• NO dairy products. They attract animals and do not compost well in a home system.
  • NO cat litter or dog feces. These materials may contain disease organisms that remain after composting.
  • NO plants that spread through stems (rhizomes) or roots (e.g. ivy, grass).

How to Use Compost

  • Compost has many uses around the home. It is ready to use when it is dark and crumbly, and smells earthy. This usually takes 6 months to one year.
  • Gardens and Lawns: Mix it into the garden soil or sprinkle it on the lawn to improve moisture retention and soil texture, and to add beneficial microorganisms and nutrients.
  • Prior to adding compost to the lawn it is best to screen it with a ½ inch mesh or smaller.
  • Landscaping: Use it around garden beds, trees or shrubs as a mulch.
  • House Plants: Use 1/2 to 1/3 of your container volume instead of soil.

Trouble Shooting Your Compost Pile

Problem Cause Solution
The Pile Smells Too many "greens" Add more browns and turn the pile
Not enough air Turn the pile
Too much water Add dry browns and turn the pile

(Just a few drops should come out when you squeeze a handful of the partly degraded composting material.)
The Pile Isn't Doing Anything Pile is too small Increase the size of the pile and add more material.
Too wet/not enough air Turn the pile, add more browns.
There are too many browns Add more greens and mix in.
The Pile Freezes in the Winter Pile too small and not insulated Increase the size of the pile and add more material. Add a layer of browns around the bin as insulation.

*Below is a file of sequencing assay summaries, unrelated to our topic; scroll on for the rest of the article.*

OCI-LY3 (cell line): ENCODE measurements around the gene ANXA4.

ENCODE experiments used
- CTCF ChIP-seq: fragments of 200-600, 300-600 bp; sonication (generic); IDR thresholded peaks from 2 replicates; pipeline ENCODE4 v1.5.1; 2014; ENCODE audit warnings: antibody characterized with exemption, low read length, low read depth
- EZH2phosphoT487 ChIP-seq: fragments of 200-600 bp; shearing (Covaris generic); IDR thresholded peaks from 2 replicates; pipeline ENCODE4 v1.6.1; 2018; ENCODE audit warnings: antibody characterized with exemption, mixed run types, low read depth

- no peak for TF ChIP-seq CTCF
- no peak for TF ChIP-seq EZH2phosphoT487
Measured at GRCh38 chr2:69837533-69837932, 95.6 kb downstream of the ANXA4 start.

Flies are on top of the Pile Food is not buried Bury food three inches under browns or composting material.
Animals are Attracted to the Bin Food is not buried Bury food three inches under browns or composting material.
Bin is not Animal Resistant Use 1/2 inch hardware cloth around the bin.

Neighborhood Composting

Local community composting programs are gaining in popularity across New York State. Communities are diverting food and yard wastes from the waste stream and supplying participants with fresh, local compost! These neighborhood sites are often located in or near community gardens where neighbors gather to grow food and share community.

Check out these programs if you want to learn more (links leave DEC's website):

Additional Resources

Large Scale Composting

Many residents do not have the time or space to compost large quantities of organic materials, such as fallen leaves. Some municipalities operate compost facilities that accept leaves, grass and branches. These facilities divert materials that would otherwise take up space in landfills. In addition, many municipalities now ban leaves from landfill disposal. Since burning leaves is prohibited in New York State, sending leaves to a compost facility is one of the few options still available to residents. Find out what's happening in your area. If no program exists, urge your community leaders to put one in place.

Leave it on the Lawn

Even better than composting grass clippings and leaves, mulch/mow them into the lawn. This can save homeowners time and can improve lawn health. For more information go to "Leave it on the Lawn" or visit Love 'Em And Leave 'Em (links in the right column) an initiative of Westchester County to reduce organic yard waste.

E-mail us


More about Home Composting :

  • Reducing Wasted Food from Households - Americans waste about 25 percent of the food we purchase. We waste food by not preparing it before it goes bad and by not eating all the food we do prepare.